A further illustration of this neglect is furnished by the "Visible Evidence" international conference on documentary film and video. Over the past ten years, there has been one panel on music (San Francisco 1998) and none on sound.[5] It is not that the community of documentary scholars has failed to recognize sound’s inherent importance within the documentary experience. To give just one example from a founding text, Bill Nichols observes:

"The centrality of argument gives the sound track particular importance in documentary…. [It] relies heavily on the spoken word." (1991: 20,21 – our emphasis)

The visual has held a dominant fascination for scholars (the fact that the conference series is called "Visible Evidence" also bears out our contention).

Rick Altman’s 1992 collection Sound Theory Sound Practice tried to redress the balance a little. In it, he coined the important term "point-of-audition" to counter-balance the concept of "point-of-view." In classic film drama, he argued:

"We are asked not to hear, but to identify with someone who will hear for us. Instead of giving us the freedom to move about the film’s space at will, this technique locates us in a very specific place – the body of the character who hears for us." (1992: 60).

"Hollywood," Altman concludes, "uses the sound track to anchor the body to a single continuous experience" (62, again our emphasis).

More recently, Gianluca Sergi has argued that new sound recording technology and reproduction systems in high-tech multiplexes have done more than just "anchor" an essentially visual experience – they have transformed the auditor at a Hollywood movie into a species of "super-listener":

"a being (not to be found in nature) able to hear sounds that in reality would not be audible or would sound substantially duller."[6]

In documentary, how much more situating is a sound experience that carries rational argument? How much more a figure for alignment if not identification is the pro-filmic thinking auditor centering and ordering that argument? Often this individual is the filmmaker, putting questions to "characters" at the point-of-view’s very point-of audition.

In Altman’s collection there is one essay, by Jeffrey K. Ruoff, on documentary. Ruoff draws attention to the trade-off found necessary in television documentary. There is, he argues, a basic narrative intelligibility required by audiences in popular television of all kinds. It is carried principally by the sound track. For television documentary, this has had important repercussions, because classic observational film documentary favors a lack of clarity in location sound that can make films difficult to follow. "Fuzzy sound" has come to be read as authentic – seeming to be as "pro-sonic" as the documentary film image is "pro-filmic."[7] In TV documentary, this lack of clarity tends to be acknowledged in a kind of quotation of documentary convention. But is almost always softened as an effect. Intelligibility is rarely threatened (1992: 224-5).

Television documentary’s bias towards intelligibility ensures a greater control at the point-of-audition, effected primarily through speech (via, for example, presentational voiceover, direct address, and interview) but also through graphics (borrowing from television news codes). Music, as in drama, has a linking/ commentating function, driving narrative and providing emotional texture. As John Corner has observed, music in documentary "greatly intensifies our engagement with…images" (2005: 245 – our emphasis). Apart from graphics, linked strongly to speech, these techniques maximize intelligibility through sound for a less forgiving living-room audience. The documusical extends these aspects of control, comment and emotional color through its use of purpose-composed song.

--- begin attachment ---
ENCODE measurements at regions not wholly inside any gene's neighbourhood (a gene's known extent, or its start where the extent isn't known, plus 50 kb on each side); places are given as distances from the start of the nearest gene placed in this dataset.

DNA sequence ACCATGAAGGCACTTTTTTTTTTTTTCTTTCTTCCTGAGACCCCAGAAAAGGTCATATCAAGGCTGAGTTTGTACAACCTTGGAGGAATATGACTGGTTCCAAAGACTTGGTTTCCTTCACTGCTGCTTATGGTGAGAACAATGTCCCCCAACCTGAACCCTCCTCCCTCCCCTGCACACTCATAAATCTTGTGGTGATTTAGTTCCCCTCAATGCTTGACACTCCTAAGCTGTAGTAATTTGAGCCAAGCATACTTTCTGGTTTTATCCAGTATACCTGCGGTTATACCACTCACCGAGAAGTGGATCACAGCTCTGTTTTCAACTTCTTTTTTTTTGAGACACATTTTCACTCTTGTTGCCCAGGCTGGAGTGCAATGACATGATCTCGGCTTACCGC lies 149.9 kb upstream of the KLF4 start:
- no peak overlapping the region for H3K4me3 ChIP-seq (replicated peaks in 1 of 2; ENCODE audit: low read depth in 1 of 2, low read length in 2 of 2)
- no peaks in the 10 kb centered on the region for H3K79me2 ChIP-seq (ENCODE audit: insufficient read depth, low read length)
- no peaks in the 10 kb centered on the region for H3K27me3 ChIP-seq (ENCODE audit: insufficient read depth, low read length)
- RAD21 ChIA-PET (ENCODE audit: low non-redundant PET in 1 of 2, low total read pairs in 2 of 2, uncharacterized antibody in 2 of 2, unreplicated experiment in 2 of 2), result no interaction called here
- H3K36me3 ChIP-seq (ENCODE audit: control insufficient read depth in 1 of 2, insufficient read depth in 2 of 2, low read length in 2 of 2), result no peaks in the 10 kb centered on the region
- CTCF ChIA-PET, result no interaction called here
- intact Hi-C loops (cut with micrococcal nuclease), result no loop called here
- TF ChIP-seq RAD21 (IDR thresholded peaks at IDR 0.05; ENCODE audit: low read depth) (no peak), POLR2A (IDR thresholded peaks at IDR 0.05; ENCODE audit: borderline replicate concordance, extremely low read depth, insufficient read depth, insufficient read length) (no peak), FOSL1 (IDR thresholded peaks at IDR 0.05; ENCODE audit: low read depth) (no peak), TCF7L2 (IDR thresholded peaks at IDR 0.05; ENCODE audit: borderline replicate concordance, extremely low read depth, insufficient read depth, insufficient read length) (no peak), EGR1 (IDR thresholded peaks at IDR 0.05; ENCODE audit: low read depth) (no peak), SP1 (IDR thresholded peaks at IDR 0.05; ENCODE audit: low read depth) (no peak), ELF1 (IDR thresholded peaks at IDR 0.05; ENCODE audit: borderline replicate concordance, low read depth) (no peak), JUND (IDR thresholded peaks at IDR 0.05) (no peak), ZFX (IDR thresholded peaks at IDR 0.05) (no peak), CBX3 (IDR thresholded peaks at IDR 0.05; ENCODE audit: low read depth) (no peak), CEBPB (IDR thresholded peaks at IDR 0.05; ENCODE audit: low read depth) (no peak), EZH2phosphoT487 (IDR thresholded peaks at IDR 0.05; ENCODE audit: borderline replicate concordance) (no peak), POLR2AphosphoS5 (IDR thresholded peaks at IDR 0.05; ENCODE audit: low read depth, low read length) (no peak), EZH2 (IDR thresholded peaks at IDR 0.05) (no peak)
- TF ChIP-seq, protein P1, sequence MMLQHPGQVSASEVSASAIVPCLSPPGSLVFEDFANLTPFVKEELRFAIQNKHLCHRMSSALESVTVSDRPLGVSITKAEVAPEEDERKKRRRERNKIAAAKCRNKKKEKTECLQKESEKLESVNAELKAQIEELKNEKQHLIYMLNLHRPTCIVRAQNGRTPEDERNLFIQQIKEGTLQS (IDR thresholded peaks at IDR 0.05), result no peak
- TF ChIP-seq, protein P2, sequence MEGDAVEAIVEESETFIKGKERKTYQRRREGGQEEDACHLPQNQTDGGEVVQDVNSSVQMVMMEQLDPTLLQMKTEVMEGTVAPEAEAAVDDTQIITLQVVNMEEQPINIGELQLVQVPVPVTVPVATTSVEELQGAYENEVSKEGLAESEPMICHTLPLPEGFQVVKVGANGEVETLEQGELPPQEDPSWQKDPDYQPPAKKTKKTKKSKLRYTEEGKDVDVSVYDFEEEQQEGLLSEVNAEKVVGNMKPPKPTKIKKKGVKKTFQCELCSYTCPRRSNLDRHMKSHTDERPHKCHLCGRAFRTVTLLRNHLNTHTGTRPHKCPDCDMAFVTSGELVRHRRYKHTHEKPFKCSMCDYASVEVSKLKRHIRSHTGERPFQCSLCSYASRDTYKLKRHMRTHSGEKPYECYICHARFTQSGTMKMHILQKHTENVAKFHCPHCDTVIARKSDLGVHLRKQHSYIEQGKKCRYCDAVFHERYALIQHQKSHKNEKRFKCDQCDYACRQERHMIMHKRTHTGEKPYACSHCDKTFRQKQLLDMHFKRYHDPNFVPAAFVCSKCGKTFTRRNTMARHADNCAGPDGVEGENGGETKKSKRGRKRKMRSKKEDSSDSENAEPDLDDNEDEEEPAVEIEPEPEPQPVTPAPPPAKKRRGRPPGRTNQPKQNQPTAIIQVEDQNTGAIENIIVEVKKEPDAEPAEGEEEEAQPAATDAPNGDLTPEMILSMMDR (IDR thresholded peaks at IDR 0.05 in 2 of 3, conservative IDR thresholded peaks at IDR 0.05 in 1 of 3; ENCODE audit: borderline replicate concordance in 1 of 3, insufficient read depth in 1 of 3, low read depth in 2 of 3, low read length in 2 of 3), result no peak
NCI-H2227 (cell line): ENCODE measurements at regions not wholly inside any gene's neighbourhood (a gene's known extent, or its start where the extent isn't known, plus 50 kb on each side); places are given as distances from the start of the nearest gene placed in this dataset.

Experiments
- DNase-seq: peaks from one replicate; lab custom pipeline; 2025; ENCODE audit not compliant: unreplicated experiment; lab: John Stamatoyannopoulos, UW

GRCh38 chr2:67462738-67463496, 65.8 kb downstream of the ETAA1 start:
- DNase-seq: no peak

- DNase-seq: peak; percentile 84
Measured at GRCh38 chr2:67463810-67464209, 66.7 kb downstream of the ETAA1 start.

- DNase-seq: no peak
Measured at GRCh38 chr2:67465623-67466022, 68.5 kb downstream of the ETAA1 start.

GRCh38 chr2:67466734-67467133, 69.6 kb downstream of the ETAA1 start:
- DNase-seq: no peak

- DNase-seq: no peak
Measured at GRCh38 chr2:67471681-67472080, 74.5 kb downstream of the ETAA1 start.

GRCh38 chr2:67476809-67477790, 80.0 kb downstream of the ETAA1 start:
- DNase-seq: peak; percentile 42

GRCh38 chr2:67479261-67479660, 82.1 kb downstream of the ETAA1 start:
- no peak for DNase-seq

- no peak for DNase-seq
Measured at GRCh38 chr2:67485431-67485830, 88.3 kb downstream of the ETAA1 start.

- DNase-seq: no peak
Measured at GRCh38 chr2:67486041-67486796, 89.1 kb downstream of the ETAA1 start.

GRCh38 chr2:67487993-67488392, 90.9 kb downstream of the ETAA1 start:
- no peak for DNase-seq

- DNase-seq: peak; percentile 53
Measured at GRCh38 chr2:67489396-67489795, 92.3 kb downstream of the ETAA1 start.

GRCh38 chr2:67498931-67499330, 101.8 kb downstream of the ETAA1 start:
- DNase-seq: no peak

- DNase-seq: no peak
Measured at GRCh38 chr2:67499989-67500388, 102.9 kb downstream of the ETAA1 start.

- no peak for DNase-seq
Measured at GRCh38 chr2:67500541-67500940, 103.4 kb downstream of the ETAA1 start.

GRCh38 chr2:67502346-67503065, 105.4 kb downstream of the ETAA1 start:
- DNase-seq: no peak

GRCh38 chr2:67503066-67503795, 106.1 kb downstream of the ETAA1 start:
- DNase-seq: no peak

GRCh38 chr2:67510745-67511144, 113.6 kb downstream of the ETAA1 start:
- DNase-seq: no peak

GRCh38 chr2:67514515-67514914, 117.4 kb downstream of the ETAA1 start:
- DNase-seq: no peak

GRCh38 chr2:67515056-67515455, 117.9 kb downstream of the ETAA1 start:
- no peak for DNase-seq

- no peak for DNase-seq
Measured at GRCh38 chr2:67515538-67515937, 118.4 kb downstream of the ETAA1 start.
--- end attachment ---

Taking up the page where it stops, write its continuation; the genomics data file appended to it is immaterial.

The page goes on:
Songs go beyond background music in heightening and intensifying the experiences being documented, in creating "space around" the documentary subjects or "characters." The overt theatricalization introduced through songs in documusical connects with Ruoff’s analysis of the 1973 US TV series An American Family. He compares Craig Gilbert’s famous program with Thornton Wilder’s meta-theatrical stage play Our Town (1938). In both works, he argues, "everyday events" and the characters inhabiting them are transformed so that "their ordinary significance [is] heightened." The "Stage Manager" in Wilder’s play thrusts on-stage events beyond their immediate naturalistic frame, comments reflexively in Brechtian direct address, and brings Wilder’s characters into a (then) new theatrical relation to their audience. In the TV documentary, it is not simply the direct witness of camera and tape recorder that presents the Louds’ lives. In marked deviations from observational film norms, the producer/director himself intervenes via direct scene- and attitude-setting narration and his "characters" also give perspectival voiceover narration (230-1).

Brian Hill and the documentary musical

The songs in Hill’s documusicals work in a similar way to "make strange" moments in his films. Indeed, they effect even greater heightening, even greater extension beyond the naturalism expected of television documentary just because they are songs. An especially provocative shift in spectator-position occurs at the moments when participants in documentary musical shift from documentary interviewee to musical performer. At such production nodes we are suddenly cut free from a conventional point-of-audition/point-of-view and aligned in an altogether new way with the documentary subject.

Thus, the sound track in this sub-genre is so fundamental both to the experience and to the information offered through it that it demands exegesis. In the context of her writing on Reality TV, Jane Roscoe has drawn attention to moments she calls "flickers of authenticity," in which the mask of performance falls away from the Reality TV contestant/ participant. Her phrase deliberately recalls Barthes’ notion of the "punctum" and Brecht’s "alienation effect." But the "event of the song" in documusical produces a kind of obverse effect to Reality TV's flickers of authenticity, abruptly breaking away as it does from the conventions of documentary and accelerating into, rather than out of, something altogether more theatrical. There is definitely a "flicker" here, but one signaling a new kind of life – that of performance.[8]